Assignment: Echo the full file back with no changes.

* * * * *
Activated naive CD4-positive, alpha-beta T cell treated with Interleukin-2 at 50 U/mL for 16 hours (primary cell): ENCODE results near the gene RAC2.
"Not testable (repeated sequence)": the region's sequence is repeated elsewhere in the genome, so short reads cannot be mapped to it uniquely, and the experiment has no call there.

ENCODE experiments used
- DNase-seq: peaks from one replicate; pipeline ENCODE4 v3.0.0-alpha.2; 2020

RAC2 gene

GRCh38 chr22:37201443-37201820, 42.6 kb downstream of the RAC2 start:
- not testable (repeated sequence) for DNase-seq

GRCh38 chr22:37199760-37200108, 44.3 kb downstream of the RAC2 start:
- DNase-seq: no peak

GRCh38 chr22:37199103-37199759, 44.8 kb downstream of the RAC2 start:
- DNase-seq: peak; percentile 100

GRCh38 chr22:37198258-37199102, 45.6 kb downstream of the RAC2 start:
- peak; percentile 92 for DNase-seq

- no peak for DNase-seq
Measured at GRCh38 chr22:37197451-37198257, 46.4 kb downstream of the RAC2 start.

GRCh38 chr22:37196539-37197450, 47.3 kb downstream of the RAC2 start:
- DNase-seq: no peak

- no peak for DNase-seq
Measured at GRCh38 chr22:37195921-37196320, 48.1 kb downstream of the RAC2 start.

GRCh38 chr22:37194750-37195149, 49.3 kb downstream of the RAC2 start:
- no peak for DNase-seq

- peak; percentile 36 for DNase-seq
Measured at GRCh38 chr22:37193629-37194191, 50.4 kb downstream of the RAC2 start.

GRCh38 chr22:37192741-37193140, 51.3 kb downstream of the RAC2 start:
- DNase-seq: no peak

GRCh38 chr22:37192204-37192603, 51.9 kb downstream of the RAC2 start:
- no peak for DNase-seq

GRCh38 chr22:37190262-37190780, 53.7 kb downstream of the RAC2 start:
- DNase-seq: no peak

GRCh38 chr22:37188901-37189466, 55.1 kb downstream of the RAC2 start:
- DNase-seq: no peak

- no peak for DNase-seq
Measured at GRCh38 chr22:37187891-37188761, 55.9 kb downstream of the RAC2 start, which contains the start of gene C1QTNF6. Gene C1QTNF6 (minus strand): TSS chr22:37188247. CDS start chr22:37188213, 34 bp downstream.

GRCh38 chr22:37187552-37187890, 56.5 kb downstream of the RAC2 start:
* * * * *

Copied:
Activated naive CD4-positive, alpha-beta T cell treated with Interleukin-2 at 50 U/mL for 16 hours (primary cell): ENCODE results near the gene RAC2.
"Not testable (repeated sequence)": the region's sequence is repeated elsewhere in the genome, so short reads cannot be mapped to it uniquely, and the experiment has no call there.

ENCODE experiments used
- DNase-seq: peaks from one replicate; pipeline ENCODE4 v3.0.0-alpha.2; 2020

RAC2 gene

GRCh38 chr22:37201443-37201820, 42.6 kb downstream of the RAC2 start:
- not testable (repeated sequence) for DNase-seq

GRCh38 chr22:37199760-37200108, 44.3 kb downstream of the RAC2 start:
- DNase-seq: no peak

GRCh38 chr22:37199103-37199759, 44.8 kb downstream of the RAC2 start:
- DNase-seq: peak; percentile 100

GRCh38 chr22:37198258-37199102, 45.6 kb downstream of the RAC2 start:
- peak; percentile 92 for DNase-seq

- no peak for DNase-seq
Measured at GRCh38 chr22:37197451-37198257, 46.4 kb downstream of the RAC2 start.

GRCh38 chr22:37196539-37197450, 47.3 kb downstream of the RAC2 start:
- DNase-seq: no peak

- no peak for DNase-seq
Measured at GRCh38 chr22:37195921-37196320, 48.1 kb downstream of the RAC2 start.

GRCh38 chr22:37194750-37195149, 49.3 kb downstream of the RAC2 start:
- no peak for DNase-seq

- peak; percentile 36 for DNase-seq
Measured at GRCh38 chr22:37193629-37194191, 50.4 kb downstream of the RAC2 start.

GRCh38 chr22:37192741-37193140, 51.3 kb downstream of the RAC2 start:
- DNase-seq: no peak

GRCh38 chr22:37192204-37192603, 51.9 kb downstream of the RAC2 start:
- no peak for DNase-seq

GRCh38 chr22:37190262-37190780, 53.7 kb downstream of the RAC2 start:
- DNase-seq: no peak

GRCh38 chr22:37188901-37189466, 55.1 kb downstream of the RAC2 start:
- DNase-seq: no peak

- no peak for DNase-seq
Measured at GRCh38 chr22:37187891-37188761, 55.9 kb downstream of the RAC2 start, which contains the start of gene C1QTNF6. Gene C1QTNF6 (minus strand): TSS chr22:37188247. CDS start chr22:37188213, 34 bp downstream.

GRCh38 chr22:37187552-37187890, 56.5 kb downstream of the RAC2 start: